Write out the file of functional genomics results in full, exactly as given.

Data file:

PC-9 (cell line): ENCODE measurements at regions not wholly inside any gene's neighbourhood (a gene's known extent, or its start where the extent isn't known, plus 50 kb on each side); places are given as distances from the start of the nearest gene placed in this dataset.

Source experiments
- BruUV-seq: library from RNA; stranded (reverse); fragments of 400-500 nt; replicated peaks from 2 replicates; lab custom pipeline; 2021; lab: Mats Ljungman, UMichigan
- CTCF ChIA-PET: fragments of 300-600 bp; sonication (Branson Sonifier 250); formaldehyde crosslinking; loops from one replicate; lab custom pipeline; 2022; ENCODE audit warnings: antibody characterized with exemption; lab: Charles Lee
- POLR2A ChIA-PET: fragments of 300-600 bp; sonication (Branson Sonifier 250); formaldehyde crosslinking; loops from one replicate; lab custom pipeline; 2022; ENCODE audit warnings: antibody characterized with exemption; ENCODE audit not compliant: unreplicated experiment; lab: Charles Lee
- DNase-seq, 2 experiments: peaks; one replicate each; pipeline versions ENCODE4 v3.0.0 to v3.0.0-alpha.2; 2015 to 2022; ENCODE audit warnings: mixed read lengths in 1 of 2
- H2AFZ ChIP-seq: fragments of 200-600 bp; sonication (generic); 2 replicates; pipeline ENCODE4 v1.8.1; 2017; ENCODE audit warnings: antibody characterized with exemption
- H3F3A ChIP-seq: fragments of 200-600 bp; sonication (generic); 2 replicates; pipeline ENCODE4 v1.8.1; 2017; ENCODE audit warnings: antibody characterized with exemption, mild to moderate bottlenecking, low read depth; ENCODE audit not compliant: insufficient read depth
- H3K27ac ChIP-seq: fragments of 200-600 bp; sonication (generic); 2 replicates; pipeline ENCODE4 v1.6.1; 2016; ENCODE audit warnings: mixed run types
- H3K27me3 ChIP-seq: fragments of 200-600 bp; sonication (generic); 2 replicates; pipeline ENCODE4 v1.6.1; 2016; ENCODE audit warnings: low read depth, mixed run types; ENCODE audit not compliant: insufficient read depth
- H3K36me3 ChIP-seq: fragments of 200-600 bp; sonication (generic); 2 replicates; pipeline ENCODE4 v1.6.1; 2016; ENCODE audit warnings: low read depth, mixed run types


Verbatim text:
PC-9 (cell line): ENCODE measurements at regions not wholly inside any gene's neighbourhood (a gene's known extent, or its start where the extent isn't known, plus 50 kb on each side); places are given as distances from the start of the nearest gene placed in this dataset.

Source experiments
- BruUV-seq: library from RNA; stranded (reverse); fragments of 400-500 nt; replicated peaks from 2 replicates; lab custom pipeline; 2021; lab: Mats Ljungman, UMichigan
- CTCF ChIA-PET: fragments of 300-600 bp; sonication (Branson Sonifier 250); formaldehyde crosslinking; loops from one replicate; lab custom pipeline; 2022; ENCODE audit warnings: antibody characterized with exemption; lab: Charles Lee
- POLR2A ChIA-PET: fragments of 300-600 bp; sonication (Branson Sonifier 250); formaldehyde crosslinking; loops from one replicate; lab custom pipeline; 2022; ENCODE audit warnings: antibody characterized with exemption; ENCODE audit not compliant: unreplicated experiment; lab: Charles Lee
- DNase-seq, 2 experiments: peaks; one replicate each; pipeline versions ENCODE4 v3.0.0 to v3.0.0-alpha.2; 2015 to 2022; ENCODE audit warnings: mixed read lengths in 1 of 2
- H2AFZ ChIP-seq: fragments of 200-600 bp; sonication (generic); 2 replicates; pipeline ENCODE4 v1.8.1; 2017; ENCODE audit warnings: antibody characterized with exemption
- H3F3A ChIP-seq: fragments of 200-600 bp; sonication (generic); 2 replicates; pipeline ENCODE4 v1.8.1; 2017; ENCODE audit warnings: antibody characterized with exemption, mild to moderate bottlenecking, low read depth; ENCODE audit not compliant: insufficient read depth
- H3K27ac ChIP-seq: fragments of 200-600 bp; sonication (generic); 2 replicates; pipeline ENCODE4 v1.6.1; 2016; ENCODE audit warnings: mixed run types
- H3K27me3 ChIP-seq: fragments of 200-600 bp; sonication (generic); 2 replicates; pipeline ENCODE4 v1.6.1; 2016; ENCODE audit warnings: low read depth, mixed run types; ENCODE audit not compliant: insufficient read depth
- H3K36me3 ChIP-seq: fragments of 200-600 bp; sonication (generic); 2 replicates; pipeline ENCODE4 v1.6.1; 2016; ENCODE audit warnings: low read depth, mixed run types